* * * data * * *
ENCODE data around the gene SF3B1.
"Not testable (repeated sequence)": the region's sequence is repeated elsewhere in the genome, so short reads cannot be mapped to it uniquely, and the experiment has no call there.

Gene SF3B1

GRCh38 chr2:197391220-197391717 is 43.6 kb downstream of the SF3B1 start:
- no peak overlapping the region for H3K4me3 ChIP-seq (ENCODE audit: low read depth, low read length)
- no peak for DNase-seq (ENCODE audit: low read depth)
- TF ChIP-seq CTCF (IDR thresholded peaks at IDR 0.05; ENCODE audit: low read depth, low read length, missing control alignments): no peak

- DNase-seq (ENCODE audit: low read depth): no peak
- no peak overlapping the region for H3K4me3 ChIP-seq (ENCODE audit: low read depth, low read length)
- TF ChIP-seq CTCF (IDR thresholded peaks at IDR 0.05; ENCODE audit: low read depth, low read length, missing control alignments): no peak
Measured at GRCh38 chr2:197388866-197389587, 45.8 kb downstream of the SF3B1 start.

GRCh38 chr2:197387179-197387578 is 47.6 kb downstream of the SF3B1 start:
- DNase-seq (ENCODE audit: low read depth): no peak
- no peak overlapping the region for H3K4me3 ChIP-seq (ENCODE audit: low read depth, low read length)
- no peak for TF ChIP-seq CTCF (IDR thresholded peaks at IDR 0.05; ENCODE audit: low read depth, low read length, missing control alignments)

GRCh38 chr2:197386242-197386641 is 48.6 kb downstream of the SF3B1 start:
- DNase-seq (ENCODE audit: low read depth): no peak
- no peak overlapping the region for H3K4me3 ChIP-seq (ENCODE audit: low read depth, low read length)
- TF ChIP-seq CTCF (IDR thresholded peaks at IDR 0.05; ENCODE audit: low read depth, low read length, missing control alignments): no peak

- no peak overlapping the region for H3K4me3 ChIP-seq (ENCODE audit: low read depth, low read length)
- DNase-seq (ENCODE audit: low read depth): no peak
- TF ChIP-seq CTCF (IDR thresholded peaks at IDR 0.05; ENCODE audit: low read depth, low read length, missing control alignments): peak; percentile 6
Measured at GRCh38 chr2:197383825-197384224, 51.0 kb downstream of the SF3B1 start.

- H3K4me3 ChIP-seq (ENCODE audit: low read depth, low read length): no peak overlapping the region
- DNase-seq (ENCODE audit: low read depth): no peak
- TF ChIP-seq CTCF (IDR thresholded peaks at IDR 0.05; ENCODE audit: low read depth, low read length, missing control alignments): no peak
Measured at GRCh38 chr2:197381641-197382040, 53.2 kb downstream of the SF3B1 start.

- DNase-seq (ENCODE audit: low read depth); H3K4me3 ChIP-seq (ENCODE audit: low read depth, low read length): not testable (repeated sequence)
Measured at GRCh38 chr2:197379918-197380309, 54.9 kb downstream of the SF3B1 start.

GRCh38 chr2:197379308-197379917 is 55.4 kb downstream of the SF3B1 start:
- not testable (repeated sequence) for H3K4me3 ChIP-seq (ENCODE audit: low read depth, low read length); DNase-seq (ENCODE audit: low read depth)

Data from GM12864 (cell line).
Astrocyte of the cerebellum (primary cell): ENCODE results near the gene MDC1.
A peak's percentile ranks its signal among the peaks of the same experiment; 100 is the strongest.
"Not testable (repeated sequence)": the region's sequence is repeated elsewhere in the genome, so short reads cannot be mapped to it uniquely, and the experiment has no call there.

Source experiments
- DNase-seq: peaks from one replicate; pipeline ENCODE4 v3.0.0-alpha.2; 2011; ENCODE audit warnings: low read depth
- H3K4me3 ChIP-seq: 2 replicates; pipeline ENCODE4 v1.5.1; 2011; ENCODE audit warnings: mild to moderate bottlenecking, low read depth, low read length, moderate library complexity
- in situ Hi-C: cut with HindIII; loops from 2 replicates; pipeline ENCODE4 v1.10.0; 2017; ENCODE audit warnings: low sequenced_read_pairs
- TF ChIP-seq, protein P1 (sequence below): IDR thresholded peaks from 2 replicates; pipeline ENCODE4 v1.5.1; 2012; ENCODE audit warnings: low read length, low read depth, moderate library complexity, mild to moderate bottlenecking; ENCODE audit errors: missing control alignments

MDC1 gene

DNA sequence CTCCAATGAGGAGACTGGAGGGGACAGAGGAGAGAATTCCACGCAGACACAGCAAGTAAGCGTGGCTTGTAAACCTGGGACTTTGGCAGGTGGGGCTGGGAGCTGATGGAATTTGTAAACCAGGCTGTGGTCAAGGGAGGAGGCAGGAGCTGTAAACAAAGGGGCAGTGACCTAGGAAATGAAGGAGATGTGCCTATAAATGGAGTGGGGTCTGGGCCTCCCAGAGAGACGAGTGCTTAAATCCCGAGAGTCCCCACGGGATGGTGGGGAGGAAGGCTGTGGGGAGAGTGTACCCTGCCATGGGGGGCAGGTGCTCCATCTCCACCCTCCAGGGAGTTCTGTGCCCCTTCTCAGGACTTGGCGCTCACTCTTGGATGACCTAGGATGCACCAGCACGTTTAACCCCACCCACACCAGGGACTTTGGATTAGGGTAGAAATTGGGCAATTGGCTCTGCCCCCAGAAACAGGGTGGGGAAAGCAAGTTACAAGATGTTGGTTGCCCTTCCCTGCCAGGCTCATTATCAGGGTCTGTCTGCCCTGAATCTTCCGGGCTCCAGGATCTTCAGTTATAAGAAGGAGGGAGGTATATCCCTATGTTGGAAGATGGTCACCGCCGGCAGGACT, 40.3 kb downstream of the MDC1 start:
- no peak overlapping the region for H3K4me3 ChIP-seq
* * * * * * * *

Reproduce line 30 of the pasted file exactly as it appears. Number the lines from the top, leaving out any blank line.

GRCh38 chr2:197379308-197379917 is 55.4 kb downstream of the SF3B1 start: